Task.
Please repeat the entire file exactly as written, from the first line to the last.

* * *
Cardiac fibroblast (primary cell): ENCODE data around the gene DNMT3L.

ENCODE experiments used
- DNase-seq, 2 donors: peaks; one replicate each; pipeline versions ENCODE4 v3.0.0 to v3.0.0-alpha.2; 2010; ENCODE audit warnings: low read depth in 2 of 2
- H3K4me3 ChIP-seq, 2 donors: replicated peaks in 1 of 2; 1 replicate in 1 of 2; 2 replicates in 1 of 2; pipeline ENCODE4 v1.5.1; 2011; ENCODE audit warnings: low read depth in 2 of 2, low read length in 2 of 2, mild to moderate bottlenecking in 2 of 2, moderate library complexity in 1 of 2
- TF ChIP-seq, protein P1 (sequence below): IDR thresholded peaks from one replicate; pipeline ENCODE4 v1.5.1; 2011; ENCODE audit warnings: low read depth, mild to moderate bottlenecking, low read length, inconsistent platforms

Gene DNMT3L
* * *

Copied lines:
Cardiac fibroblast (primary cell): ENCODE data around the gene DNMT3L.

ENCODE experiments used
- DNase-seq, 2 donors: peaks; one replicate each; pipeline versions ENCODE4 v3.0.0 to v3.0.0-alpha.2; 2010; ENCODE audit warnings: low read depth in 2 of 2
- H3K4me3 ChIP-seq, 2 donors: replicated peaks in 1 of 2; 1 replicate in 1 of 2; 2 replicates in 1 of 2; pipeline ENCODE4 v1.5.1; 2011; ENCODE audit warnings: low read depth in 2 of 2, low read length in 2 of 2, mild to moderate bottlenecking in 2 of 2, moderate library complexity in 1 of 2
- TF ChIP-seq, protein P1 (sequence below): IDR thresholded peaks from one replicate; pipeline ENCODE4 v1.5.1; 2011; ENCODE audit warnings: low read depth, mild to moderate bottlenecking, low read length, inconsistent platforms

Gene DNMT3L